Because we are made in the image of God each of us has within us what Wright calls ‘the echoes of the Spirit’. He identifies four characteristics:
• Longing for justice
• Quest for spirituality
• Hunger for relationships
• Delight in beauty
5. Kingdom happens outside the church
Most Kingdom activity will take place outside of church. Let me go further – the activity of the Holy Spirit is not restricted to those places where Christians are active. The Holy Spirit can and does speak and work within the lives of those who have not yet met the King of the Kingdom.
Take some clear examples from the book of Acts. Phillip is in the midst of a revival when the Holy Spirit directs him to leave this move of God to go into the dessert. There Phillip is led to meet a leader from Ethiopia who just happens to be reading Isaiah 53 and is wondering who this prophecy is talking about. Clearly the Holy Spirit was at work long before Phillip came onto the scene. What made it a significant moment from a Kingdom perspective was Phillip’s obedience to be at the right place at the right time to work with the Holy Spirit.
A similar theme emerges in the story of Cornelius. A God-fearing Roman centurion who is visited by an angel and directed to send men to Jerusalem to get Peter to come to his house. Peter struggles with this situation because the work of the Kingdom – initiated by the Holy Spirit – is happening in a realm outside his frame of reference. This is an important principle of the Kingdom – to be able to recognize and work with the activity of the Holy Spirit as He moves into new spheres.
If we reduce the Kingdom by limiting the scope within which the Holy Spirit can work then we limit the effectiveness of the gospel. Rather we should be asking God to show us where the Holy Spirit is already at work within our communities and then looking for ways to work with Him for the expansion of the Kingdom.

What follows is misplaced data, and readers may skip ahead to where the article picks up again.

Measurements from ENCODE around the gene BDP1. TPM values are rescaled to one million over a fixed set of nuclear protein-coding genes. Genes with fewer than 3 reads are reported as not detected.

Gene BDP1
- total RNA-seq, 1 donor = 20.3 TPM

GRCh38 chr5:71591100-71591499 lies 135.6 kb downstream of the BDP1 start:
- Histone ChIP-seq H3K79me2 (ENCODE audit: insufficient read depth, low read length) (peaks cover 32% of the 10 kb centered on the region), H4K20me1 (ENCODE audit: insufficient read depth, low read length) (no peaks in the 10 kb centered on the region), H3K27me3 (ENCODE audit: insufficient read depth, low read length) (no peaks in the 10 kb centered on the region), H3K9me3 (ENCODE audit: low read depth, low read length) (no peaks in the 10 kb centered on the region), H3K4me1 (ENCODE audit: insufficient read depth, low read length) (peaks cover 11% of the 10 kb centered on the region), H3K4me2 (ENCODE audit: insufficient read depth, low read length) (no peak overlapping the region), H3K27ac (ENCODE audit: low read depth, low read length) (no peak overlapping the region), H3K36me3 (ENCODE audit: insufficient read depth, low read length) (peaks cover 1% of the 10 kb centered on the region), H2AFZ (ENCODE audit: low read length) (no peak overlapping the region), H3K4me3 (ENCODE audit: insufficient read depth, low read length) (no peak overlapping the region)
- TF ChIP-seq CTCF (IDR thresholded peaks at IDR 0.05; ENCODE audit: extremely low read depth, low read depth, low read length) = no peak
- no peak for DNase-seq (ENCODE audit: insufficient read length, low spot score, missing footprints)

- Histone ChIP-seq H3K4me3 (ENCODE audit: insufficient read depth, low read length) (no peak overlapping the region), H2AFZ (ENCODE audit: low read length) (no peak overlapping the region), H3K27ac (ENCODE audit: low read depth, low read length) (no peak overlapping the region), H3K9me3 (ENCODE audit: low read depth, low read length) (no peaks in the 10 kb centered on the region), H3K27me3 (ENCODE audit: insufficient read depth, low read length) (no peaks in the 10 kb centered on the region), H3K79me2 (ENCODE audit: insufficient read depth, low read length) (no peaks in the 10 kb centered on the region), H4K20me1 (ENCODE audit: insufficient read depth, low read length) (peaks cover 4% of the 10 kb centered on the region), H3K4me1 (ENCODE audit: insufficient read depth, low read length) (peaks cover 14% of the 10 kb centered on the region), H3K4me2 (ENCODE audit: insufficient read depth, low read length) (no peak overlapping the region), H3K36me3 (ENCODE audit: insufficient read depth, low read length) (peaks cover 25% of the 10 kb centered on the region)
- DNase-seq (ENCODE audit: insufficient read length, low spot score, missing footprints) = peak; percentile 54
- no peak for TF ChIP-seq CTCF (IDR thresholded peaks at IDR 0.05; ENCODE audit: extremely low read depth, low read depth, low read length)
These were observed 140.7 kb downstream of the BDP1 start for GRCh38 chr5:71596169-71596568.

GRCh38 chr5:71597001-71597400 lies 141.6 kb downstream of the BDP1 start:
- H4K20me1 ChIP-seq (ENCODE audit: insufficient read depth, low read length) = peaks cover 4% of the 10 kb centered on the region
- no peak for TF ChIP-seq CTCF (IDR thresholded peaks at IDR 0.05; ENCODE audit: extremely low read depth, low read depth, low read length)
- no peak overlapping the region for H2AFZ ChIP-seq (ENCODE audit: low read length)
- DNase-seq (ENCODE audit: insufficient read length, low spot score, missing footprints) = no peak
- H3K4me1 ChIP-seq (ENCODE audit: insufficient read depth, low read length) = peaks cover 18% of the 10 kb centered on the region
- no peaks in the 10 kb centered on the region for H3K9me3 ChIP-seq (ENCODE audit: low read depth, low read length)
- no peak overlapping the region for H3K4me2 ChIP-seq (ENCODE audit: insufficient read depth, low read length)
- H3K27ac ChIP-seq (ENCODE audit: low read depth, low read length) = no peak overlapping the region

When it comes to the church we can think of Sunday as the church ‘gathered’ and Monday as the church ‘scattered’. Sunday then becomes a time to strengthen, encourage and equip Christians to take the Kingdom into their world.
As church growth expert, Eddie Gibbs says, churches should shift from an invitational, ‘Come’, seeker service strategy (which works in largely churched suburbs) to a ‘Go’ strategy of dispersal, with a sustained commitment to infiltrating each segment of this fragmenting world.
6. Kingdom is expressed in a variety of passions
As we have established the Kingdom is all about the will of God being done on the earth. For this to happen “God’s passion must become our passion” (Wright) When we consider the nature and character of God we recognize that His passions are broad and diverse. The means the Kingdom will be expressed in a wide variety of passions.
This table highlights some of the different passions we find within the different members of the Godhead.
Just a bit of theology to explain this table. In the unfolding of creation each member of the Godhead has taken the lead in the various phases. So for example we see the Father took the lead in Creation, the Son in salvation and the Holy Spirit in completing the work begun thru the Incarnation. So we can link the three great commissions to each member of the trinity.